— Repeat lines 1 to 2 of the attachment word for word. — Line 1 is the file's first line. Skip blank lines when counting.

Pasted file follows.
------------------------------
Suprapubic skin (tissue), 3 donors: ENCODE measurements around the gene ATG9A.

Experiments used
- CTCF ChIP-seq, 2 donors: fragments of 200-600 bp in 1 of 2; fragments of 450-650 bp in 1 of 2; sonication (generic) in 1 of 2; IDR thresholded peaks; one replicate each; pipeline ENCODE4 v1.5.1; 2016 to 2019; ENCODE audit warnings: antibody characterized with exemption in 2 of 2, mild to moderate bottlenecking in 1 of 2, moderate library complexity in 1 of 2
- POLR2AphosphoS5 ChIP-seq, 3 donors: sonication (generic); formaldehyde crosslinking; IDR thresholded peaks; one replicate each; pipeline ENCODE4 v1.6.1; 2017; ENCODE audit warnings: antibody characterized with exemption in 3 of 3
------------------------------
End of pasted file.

Suprapubic skin (tissue), 3 donors: ENCODE measurements around the gene ATG9A.

Experiments used